A Lady like none other

The author’s wife Yvonne with Lady.

In the forty-five years that Yvonne and I have spent together, I have never seen her so distraught, so devastated, as when Lady died. Twenty years later, we both still turn weepy when we think of that day, and of her.

Lady was as human as any animal could ever be. She could communicate, with almost no ambiguity, exactly what she wanted to say. That word ‘symbiotic’ was coined to describe the relationship that developed between her and us, especially Yvonne.

She’d come to Yvonne with a look, and Yvonne would say ‘you’ve had your walk already – you need to go again?’ And Lady would rush to the front door and sit by it, waiting to be let out.

From the first day we brought her home, Lady slept in our bedroom, in her own bassinet. We’d built special low futons for ourselves, so that each night, she could come around to each of our bedsides, tuck her nose between our neck and our pillow, and sigh deeply as we told her what a beautiful girl she was and how much we loved her.

And then she’d trot off to her own bed, there to stay until she heard one of us stir in the morning.

Lady had a great sense of humour. She’d smile, she’d make laughing sounds that were clearly laughing sounds. She was a happy girl who hated unhappiness and anger. I left home one day on the gust of a noisy quarrel with Yvonne; Lady took refuge under a chair, from where she watched and listened, terrified. I came home that evening with a long-handled broom for my wife.

“Because you’re a witch,” I said. And then I saw Lady grinning up at me. Coward, she was saying to me . . . don’t think I don’t know what you were too scared to say.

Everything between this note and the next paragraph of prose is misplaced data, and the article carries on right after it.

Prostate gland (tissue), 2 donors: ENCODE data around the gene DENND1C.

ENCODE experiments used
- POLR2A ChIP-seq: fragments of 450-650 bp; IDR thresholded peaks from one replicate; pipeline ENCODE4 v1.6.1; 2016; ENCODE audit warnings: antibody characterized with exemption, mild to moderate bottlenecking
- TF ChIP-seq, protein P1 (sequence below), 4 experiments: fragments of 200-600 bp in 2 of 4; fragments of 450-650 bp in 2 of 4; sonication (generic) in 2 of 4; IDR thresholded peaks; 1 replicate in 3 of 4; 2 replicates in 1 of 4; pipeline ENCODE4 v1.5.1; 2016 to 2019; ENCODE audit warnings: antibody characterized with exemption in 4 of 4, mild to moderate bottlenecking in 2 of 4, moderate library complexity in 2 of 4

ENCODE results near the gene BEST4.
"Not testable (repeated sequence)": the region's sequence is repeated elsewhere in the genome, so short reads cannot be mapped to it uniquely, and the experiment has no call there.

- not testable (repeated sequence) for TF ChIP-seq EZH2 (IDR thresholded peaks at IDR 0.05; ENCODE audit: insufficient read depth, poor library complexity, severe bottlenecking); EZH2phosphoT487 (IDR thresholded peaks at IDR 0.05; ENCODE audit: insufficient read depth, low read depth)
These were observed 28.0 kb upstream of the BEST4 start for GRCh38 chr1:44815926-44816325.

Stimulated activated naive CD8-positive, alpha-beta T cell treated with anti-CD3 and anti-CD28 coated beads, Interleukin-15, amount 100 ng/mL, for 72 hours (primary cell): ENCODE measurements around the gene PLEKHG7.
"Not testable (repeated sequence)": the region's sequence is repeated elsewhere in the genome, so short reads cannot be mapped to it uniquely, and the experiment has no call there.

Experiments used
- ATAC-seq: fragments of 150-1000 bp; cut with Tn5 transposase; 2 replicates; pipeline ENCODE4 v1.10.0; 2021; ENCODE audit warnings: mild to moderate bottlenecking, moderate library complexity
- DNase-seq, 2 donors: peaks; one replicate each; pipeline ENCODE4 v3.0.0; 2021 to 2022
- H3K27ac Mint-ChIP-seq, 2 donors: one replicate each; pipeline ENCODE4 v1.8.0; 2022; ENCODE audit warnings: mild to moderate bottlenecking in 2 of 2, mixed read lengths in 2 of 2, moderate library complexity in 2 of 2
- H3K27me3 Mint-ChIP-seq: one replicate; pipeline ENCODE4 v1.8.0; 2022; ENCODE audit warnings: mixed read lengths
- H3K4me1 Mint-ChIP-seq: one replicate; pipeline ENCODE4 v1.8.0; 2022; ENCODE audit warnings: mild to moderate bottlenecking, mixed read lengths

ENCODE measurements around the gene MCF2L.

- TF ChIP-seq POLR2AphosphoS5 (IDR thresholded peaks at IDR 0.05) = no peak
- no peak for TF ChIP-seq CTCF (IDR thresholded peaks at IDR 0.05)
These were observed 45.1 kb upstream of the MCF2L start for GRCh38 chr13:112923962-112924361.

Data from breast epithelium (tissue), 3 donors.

On her face that said “So you’re bigger than me and you’re my mommy . . . but what the heck did I do to deserve this?” Yvonne would cry from the shame of it, but not for long, because Lady would be all over her, telling her it was alright, adults make mistakes too.
There was no more disciplined and obedient girl in the world than our Lady. Sit, we’d say, and she’d stay put in front of her scalding hot bowl of meat soup for as long as it would take to cool, a pool of drool forming in front of her, waiting for the words: ‘OK, baby. Bad girl’, Yvonne would say; ‘go to the balcony and don’t come back in till I call you’. Two hours later, done with whatever she was doing, she’d remember she’d banished Lady – and rush to the balcony, to find her still sitting there, in the corner, a baleful look.

In Jakarta, 1986 Lady lived an astonishing seventeen and a half years. That’s a lot longer than Dalmatians usually would. One day we brought home an adorable
new puppy, liver-spotted this time, six- weeks old, to keep her company. But one cannot stem the tide of time, however gently it may flow. Lady had grown old and tired, her sight going, her hearing almost gone, the back legs unable to hold her up more than a few minutes at a time.

She’d travelled with us, from Calcutta where she found us, to Bombay, and then to Jakarta and Kuala Lumpur. She was healthy and happy to the end; just tired.

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A Lady like none other

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